Shiner brewery making special Oktoberfest beer with a whiskey twist

The producers of Shiner have been making waves this year in a bid to remain Texas’ most beloved beer brand, but the biggest one will roll in next month, just in time for Oktoberfest celebrations.

Spoetzl Brewery is returning to its small-batch roots with the limited release of Spoetzl Märzen, a German-style lager with a special, oaky twist — the beer was aged in barrels that formerly housed Balcones Distilling’s single-malt whiskey. It marks just the second time the 109-year-old brewery has collaborated on a beer with another booze business, as well as the second time Shiner beer has come in bomber-size bottles. Spoetzl Märzen will release in 750 ml bottles Oct. 1.

Though also a lager, it’s a far cry from the ubiquitous Shiner Bock that Texans can find in just about any bar and liquor store across the state. And it’s meant to be that way, as part of Spoetzl Brewery’s new small-batch program.

The program is “a new, exciting project that pays tribute to our founding father Kosmo Spoetzl,” Tom Fiorenzi, director of brewing at Spoetzl, wrote in an email. “Using the brewery’s original, handcrafted methods to brew our award-winning beer, the program has been lots of fun and a great way to get back to our small-batch brewing roots.”

The decision to collaborate with Balcones Distilling, which makes eclectic expressions of Texas whiskey in Waco, was an easy one for the brewery.

“Barrel-aging is wildly popular (in beverages) from beer to coffee, not to mention the original way to make a märzen-style lager,” Fiorenzi said in a news release. “For this reason, it was great to work with our friends over at Balcones Distilling, the most awarded Texas whiskey, as the tannins from whiskey-soaked barrels naturally increase the clarity of the beer while also imparting a unique roundness and incredible color to the beer.”

Under the Shiner label, Spoetzl releases an award-winning märzen, also called an Oktoberfest beer, every fall. Featuring German-grown Hallertau hops, the beer is a faithful homage to the traditionally Bavarian style that originated, dark and malty, as an autumnal brew that had spent the summer months lagering in cool caves and cellars. The märzens of today are typically lighter in color, medium-bodied and contain a heavy, characteristic malt spice.

RELATED: Spoetzl Brewery, maker of Shiner beer, is now open on Saturdays

Shiner’s new version of the märzen, produced with the brewery’s semi-new small-batch system, isn’t just barrel-aged — it’s also made from a slightly different recipe than the seasonal Oktoberfest brew.

“This one is a märzen on steroids: higher alcohol level, different grain bill,” Spoetzl brewmaster Jimmy Mauric said.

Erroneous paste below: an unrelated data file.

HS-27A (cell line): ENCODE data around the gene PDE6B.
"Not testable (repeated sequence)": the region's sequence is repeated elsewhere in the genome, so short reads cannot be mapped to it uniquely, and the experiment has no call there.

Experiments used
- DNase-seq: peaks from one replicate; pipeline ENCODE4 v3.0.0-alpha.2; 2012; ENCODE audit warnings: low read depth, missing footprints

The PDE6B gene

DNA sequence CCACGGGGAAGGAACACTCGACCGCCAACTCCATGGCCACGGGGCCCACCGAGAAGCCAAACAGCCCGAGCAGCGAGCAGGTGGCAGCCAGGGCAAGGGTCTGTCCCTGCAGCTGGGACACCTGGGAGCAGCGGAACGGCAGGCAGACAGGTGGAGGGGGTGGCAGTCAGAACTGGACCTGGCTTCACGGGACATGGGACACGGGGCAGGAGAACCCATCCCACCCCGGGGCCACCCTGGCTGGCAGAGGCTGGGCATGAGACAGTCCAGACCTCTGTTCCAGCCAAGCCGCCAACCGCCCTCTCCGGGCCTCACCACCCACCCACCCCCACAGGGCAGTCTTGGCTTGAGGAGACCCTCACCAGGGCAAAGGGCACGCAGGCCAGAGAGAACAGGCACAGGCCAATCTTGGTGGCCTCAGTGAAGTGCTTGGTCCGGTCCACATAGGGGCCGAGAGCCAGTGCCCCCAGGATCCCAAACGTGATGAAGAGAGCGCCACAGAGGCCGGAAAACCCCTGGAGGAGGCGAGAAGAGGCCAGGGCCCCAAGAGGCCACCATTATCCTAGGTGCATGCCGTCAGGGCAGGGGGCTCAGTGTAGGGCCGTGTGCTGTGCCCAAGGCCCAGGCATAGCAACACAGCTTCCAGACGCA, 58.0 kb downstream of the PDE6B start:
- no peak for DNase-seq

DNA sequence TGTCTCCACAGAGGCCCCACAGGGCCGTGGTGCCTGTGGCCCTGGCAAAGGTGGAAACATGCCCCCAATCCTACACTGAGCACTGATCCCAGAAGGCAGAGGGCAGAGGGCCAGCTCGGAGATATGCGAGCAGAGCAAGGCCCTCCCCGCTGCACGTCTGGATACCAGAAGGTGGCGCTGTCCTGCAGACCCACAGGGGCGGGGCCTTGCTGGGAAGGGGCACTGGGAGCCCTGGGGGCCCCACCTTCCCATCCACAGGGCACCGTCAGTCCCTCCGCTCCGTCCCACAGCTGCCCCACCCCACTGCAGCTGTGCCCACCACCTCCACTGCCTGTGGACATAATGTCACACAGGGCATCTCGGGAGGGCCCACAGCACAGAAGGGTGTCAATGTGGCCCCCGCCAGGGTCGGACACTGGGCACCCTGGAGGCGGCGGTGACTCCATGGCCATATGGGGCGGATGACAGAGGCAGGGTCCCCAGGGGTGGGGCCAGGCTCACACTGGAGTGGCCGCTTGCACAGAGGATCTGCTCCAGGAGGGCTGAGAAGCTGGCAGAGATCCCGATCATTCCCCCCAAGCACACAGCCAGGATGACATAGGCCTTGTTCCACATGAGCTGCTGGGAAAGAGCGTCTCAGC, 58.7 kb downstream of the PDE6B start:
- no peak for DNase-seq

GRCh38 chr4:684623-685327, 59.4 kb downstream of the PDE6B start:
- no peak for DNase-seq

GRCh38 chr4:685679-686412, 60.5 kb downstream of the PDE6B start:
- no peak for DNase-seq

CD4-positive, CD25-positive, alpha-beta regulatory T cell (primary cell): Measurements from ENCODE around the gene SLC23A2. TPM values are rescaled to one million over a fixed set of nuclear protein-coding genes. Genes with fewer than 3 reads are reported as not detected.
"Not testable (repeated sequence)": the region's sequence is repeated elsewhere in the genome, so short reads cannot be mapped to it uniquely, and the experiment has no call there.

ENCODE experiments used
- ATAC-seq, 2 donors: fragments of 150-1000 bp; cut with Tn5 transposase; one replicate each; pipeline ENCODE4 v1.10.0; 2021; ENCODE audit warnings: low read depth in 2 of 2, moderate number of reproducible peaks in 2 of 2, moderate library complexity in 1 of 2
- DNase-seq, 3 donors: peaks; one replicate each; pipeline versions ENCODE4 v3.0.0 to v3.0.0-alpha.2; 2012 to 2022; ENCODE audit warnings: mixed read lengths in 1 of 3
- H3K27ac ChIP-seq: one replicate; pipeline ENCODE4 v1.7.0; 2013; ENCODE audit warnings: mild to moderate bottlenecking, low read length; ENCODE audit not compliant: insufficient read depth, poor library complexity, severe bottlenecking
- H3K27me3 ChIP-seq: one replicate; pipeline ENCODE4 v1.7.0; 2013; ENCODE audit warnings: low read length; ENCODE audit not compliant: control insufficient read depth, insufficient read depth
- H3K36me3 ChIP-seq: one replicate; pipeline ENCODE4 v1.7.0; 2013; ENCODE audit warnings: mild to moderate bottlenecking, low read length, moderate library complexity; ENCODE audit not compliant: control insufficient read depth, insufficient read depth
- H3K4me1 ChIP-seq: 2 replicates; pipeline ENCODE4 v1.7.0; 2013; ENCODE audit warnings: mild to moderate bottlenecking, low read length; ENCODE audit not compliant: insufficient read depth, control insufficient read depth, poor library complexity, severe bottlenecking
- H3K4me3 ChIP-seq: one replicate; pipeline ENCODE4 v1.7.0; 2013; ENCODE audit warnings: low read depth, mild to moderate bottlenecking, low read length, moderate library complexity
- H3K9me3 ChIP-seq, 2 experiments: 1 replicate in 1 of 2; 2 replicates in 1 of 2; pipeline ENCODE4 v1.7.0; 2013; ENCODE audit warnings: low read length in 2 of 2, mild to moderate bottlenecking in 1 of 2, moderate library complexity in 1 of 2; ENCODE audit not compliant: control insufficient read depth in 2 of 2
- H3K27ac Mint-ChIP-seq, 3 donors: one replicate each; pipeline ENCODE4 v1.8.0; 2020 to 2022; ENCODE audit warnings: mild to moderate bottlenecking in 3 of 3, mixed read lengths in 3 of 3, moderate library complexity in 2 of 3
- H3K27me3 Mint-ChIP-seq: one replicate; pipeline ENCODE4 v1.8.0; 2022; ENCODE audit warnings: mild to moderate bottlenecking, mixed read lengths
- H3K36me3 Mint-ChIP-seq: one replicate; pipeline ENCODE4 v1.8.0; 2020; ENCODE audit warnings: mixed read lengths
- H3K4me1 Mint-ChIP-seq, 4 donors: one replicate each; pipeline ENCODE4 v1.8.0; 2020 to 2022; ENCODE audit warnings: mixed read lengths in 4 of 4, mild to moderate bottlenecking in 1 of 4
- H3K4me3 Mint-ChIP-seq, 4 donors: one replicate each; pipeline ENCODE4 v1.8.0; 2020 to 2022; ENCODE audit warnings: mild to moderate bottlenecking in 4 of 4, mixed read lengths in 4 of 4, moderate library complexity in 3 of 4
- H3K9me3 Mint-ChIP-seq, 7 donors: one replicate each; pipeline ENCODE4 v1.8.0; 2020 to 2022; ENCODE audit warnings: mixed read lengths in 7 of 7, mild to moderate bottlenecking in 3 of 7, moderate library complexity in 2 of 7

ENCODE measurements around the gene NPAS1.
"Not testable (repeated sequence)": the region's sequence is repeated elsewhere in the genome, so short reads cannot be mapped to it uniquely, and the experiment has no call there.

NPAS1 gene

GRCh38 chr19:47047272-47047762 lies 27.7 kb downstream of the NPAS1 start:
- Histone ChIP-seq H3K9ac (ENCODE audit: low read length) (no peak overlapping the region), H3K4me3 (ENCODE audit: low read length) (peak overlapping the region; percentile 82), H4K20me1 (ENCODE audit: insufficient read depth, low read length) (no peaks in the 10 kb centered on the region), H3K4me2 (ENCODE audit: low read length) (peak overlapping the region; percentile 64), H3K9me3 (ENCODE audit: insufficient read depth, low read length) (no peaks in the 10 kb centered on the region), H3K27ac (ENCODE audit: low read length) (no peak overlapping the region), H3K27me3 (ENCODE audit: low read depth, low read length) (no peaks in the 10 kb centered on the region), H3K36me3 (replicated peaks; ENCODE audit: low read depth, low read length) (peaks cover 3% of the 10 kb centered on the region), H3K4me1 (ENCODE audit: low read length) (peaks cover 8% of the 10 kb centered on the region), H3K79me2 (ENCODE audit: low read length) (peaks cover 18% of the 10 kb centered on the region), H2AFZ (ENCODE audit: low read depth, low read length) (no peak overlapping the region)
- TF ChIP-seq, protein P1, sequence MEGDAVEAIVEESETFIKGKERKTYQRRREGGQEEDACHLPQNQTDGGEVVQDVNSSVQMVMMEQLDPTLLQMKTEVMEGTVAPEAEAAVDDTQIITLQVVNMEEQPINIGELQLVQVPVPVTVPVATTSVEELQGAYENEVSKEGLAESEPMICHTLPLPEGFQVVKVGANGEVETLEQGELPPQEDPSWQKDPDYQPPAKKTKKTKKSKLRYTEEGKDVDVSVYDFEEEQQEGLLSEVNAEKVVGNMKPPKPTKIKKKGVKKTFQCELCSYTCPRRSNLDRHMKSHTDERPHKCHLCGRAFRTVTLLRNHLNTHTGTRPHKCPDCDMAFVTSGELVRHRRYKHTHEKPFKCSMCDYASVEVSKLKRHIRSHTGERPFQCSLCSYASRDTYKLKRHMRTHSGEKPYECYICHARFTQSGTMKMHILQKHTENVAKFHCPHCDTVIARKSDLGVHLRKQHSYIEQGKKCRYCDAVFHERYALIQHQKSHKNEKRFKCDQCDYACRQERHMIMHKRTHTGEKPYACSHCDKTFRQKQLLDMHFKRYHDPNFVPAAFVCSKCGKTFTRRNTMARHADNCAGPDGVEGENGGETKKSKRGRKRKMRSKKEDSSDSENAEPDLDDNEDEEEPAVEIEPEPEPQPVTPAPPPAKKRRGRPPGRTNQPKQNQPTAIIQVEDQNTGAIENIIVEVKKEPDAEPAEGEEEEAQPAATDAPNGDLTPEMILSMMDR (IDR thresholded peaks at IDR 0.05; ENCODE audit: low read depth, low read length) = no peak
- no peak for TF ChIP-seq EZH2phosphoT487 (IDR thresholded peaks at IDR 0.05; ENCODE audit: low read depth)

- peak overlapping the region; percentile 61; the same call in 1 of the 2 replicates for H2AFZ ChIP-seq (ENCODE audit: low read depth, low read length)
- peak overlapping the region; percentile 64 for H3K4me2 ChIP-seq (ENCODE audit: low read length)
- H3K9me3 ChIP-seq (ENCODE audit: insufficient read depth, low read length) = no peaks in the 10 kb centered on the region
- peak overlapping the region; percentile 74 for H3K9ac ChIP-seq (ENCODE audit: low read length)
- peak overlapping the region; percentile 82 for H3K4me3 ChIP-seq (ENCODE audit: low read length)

Yes, a much higher alcohol content — Shiner’s Oktoberfest clocks in at 5.7 percent ABV, whereas the Spoetzl Märzen is a robust 11 percent ABV. A copper-orange color, Spoetzl Märzen is also vibrant, well-balanced and full-bodied, with notes of caramel and oak from the barrels and a lingering finish, according to the news release.

Shiner beers like the Bock, the grapefruit-forward Ruby Redbird and the Christmas staple Holiday Cheer have made an indelible mark in Texas in their 12 oz. bottles, but Spoetzl has made strides of late to stay front of mind for fickle, trend-obsessed craft beer drinkers. The Wicked Juicy IPA debuted in cans last month, on the heels of limited-edition releases like the Dewberry Tart Ale.

With the barrel-aged märzen in particular, “the goal is to be innovative and try different things, and you can do it in small-batch samples and have more tender loving care with it, just to see the interesting flavors that these barrels can have when mixing with the beers. It’s going to be really something to taste the big array of flavors,” Mauric said.

MORE: Your guide to Central Texas breweries, distilleries and cideries

And, according to Balcones Distilling’s head distiller Jared Himstedt, the Spoetzl Märzen won’t be the last time the two boozy Texas icons collaborate: “We look forward to continued collaboration with them in the future,” he said in the release.

Starting Oct. 1, Spoetzl Märzen will be sold at specialty retailers across Texas for a suggested price of $14.99. It’ll also be poured at “cultural and epicurean events throughout the state” during its limited time on the market — and we’re thinking that phrasing in the news release means you just might see it at Oktoberfest events, where it will no doubt pair best with bratwurst and polka music.

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